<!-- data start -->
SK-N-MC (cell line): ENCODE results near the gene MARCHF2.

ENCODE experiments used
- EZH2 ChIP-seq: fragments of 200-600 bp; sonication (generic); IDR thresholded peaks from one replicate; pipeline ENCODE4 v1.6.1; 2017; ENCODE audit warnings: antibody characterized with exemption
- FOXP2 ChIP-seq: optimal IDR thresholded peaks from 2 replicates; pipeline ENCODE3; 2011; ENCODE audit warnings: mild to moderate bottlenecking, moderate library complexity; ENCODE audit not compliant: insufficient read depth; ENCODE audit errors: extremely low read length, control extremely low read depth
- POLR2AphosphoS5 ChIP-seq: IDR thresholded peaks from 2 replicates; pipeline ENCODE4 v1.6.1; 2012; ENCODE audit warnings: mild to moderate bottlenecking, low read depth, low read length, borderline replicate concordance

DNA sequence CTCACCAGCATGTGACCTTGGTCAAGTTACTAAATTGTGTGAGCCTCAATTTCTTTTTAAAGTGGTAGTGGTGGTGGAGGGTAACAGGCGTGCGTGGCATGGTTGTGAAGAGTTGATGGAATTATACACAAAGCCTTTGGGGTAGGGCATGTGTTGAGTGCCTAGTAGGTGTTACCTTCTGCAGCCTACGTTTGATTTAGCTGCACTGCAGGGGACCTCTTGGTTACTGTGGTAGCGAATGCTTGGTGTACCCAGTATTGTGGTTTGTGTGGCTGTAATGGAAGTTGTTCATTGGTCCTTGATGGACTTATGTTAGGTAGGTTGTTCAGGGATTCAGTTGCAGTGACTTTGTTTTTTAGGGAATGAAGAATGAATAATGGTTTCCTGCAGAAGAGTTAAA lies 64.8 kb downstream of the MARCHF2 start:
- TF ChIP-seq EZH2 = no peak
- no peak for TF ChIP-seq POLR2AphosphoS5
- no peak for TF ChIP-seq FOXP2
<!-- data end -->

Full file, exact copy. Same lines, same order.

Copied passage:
SK-N-MC (cell line): ENCODE results near the gene MARCHF2.

ENCODE experiments used
- EZH2 ChIP-seq: fragments of 200-600 bp; sonication (generic); IDR thresholded peaks from one replicate; pipeline ENCODE4 v1.6.1; 2017; ENCODE audit warnings: antibody characterized with exemption
- FOXP2 ChIP-seq: optimal IDR thresholded peaks from 2 replicates; pipeline ENCODE3; 2011; ENCODE audit warnings: mild to moderate bottlenecking, moderate library complexity; ENCODE audit not compliant: insufficient read depth; ENCODE audit errors: extremely low read length, control extremely low read depth
- POLR2AphosphoS5 ChIP-seq: IDR thresholded peaks from 2 replicates; pipeline ENCODE4 v1.6.1; 2012; ENCODE audit warnings: mild to moderate bottlenecking, low read depth, low read length, borderline replicate concordance

DNA sequence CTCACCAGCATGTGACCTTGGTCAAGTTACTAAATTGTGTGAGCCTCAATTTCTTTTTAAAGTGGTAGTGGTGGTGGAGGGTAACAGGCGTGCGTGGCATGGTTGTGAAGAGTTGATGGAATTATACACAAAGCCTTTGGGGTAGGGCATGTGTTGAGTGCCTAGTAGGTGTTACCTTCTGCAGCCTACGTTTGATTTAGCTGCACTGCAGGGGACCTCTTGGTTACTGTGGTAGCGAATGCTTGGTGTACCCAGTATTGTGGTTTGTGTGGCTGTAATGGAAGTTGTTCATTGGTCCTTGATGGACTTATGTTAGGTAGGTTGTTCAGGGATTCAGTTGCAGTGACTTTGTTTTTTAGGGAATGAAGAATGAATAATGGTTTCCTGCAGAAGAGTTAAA lies 64.8 kb downstream of the MARCHF2 start:
- TF ChIP-seq EZH2 = no peak
- no peak for TF ChIP-seq POLR2AphosphoS5
- no peak for TF ChIP-seq FOXP2